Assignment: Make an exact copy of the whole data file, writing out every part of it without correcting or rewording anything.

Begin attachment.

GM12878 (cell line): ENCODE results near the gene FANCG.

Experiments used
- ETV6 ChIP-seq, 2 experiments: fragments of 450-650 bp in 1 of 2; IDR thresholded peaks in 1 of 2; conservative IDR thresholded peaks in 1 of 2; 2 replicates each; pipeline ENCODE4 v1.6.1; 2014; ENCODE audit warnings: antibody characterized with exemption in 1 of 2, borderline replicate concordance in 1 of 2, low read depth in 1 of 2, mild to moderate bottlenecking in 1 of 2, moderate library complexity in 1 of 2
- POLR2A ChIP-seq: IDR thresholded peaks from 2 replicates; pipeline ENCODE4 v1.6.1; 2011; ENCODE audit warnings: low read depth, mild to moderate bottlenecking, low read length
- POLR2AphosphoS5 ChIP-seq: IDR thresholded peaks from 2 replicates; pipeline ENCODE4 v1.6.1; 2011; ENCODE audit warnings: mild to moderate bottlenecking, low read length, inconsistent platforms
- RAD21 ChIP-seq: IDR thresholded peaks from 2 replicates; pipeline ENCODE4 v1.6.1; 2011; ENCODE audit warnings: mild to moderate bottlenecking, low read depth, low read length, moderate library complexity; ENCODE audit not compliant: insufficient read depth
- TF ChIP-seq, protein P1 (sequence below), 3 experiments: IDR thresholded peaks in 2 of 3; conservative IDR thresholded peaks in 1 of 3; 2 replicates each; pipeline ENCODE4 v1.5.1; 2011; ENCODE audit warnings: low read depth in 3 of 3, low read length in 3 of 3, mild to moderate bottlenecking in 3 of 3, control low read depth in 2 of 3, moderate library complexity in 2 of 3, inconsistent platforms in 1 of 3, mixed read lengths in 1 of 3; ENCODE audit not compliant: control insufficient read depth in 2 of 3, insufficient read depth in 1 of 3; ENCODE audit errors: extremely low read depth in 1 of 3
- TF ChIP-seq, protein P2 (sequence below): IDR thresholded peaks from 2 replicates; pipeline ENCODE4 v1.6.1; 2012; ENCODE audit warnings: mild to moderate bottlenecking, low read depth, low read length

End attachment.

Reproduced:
GM12878 (cell line): ENCODE results near the gene FANCG.

Experiments used
- ETV6 ChIP-seq, 2 experiments: fragments of 450-650 bp in 1 of 2; IDR thresholded peaks in 1 of 2; conservative IDR thresholded peaks in 1 of 2; 2 replicates each; pipeline ENCODE4 v1.6.1; 2014; ENCODE audit warnings: antibody characterized with exemption in 1 of 2, borderline replicate concordance in 1 of 2, low read depth in 1 of 2, mild to moderate bottlenecking in 1 of 2, moderate library complexity in 1 of 2
- POLR2A ChIP-seq: IDR thresholded peaks from 2 replicates; pipeline ENCODE4 v1.6.1; 2011; ENCODE audit warnings: low read depth, mild to moderate bottlenecking, low read length
- POLR2AphosphoS5 ChIP-seq: IDR thresholded peaks from 2 replicates; pipeline ENCODE4 v1.6.1; 2011; ENCODE audit warnings: mild to moderate bottlenecking, low read length, inconsistent platforms
- RAD21 ChIP-seq: IDR thresholded peaks from 2 replicates; pipeline ENCODE4 v1.6.1; 2011; ENCODE audit warnings: mild to moderate bottlenecking, low read depth, low read length, moderate library complexity; ENCODE audit not compliant: insufficient read depth
- TF ChIP-seq, protein P1 (sequence below), 3 experiments: IDR thresholded peaks in 2 of 3; conservative IDR thresholded peaks in 1 of 3; 2 replicates each; pipeline ENCODE4 v1.5.1; 2011; ENCODE audit warnings: low read depth in 3 of 3, low read length in 3 of 3, mild to moderate bottlenecking in 3 of 3, control low read depth in 2 of 3, moderate library complexity in 2 of 3, inconsistent platforms in 1 of 3, mixed read lengths in 1 of 3; ENCODE audit not compliant: control insufficient read depth in 2 of 3, insufficient read depth in 1 of 3; ENCODE audit errors: extremely low read depth in 1 of 3
- TF ChIP-seq, protein P2 (sequence below): IDR thresholded peaks from 2 replicates; pipeline ENCODE4 v1.6.1; 2012; ENCODE audit warnings: mild to moderate bottlenecking, low read depth, low read length